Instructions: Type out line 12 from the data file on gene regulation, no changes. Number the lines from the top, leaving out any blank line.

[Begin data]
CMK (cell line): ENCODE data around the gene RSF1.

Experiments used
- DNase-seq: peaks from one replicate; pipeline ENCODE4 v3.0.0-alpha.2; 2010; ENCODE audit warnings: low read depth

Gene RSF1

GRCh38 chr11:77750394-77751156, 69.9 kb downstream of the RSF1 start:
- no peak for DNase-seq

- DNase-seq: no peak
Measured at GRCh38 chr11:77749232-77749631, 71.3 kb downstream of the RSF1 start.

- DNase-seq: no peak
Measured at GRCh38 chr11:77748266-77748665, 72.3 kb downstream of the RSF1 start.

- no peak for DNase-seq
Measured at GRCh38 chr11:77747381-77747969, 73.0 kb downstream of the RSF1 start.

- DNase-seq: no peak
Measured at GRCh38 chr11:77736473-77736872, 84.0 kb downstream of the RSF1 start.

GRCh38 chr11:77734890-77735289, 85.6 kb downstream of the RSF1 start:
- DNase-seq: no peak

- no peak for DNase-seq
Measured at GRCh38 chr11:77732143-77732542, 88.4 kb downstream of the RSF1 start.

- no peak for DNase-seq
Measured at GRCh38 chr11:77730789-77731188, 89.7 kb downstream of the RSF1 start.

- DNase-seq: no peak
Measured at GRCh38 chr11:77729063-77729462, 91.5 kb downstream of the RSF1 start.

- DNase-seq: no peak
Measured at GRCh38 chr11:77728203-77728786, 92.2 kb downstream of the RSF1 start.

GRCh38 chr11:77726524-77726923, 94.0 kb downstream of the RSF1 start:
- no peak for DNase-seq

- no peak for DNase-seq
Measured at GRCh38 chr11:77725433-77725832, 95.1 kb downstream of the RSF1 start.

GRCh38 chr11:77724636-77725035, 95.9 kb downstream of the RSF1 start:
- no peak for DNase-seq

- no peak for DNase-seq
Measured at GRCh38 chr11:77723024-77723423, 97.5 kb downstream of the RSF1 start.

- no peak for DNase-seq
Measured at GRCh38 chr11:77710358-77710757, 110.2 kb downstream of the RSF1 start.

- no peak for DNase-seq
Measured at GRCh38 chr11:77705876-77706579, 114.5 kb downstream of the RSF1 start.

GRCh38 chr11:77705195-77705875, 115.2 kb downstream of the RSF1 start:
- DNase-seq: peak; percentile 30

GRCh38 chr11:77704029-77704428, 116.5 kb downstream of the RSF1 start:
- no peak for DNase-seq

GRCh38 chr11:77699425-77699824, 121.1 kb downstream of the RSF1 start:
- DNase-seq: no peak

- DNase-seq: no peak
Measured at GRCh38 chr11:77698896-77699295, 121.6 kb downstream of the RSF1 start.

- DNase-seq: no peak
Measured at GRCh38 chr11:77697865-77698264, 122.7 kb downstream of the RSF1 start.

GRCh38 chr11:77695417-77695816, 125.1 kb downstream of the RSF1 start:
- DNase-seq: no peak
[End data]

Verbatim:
Measured at GRCh38 chr11:77747381-77747969, 73.0 kb downstream of the RSF1 start.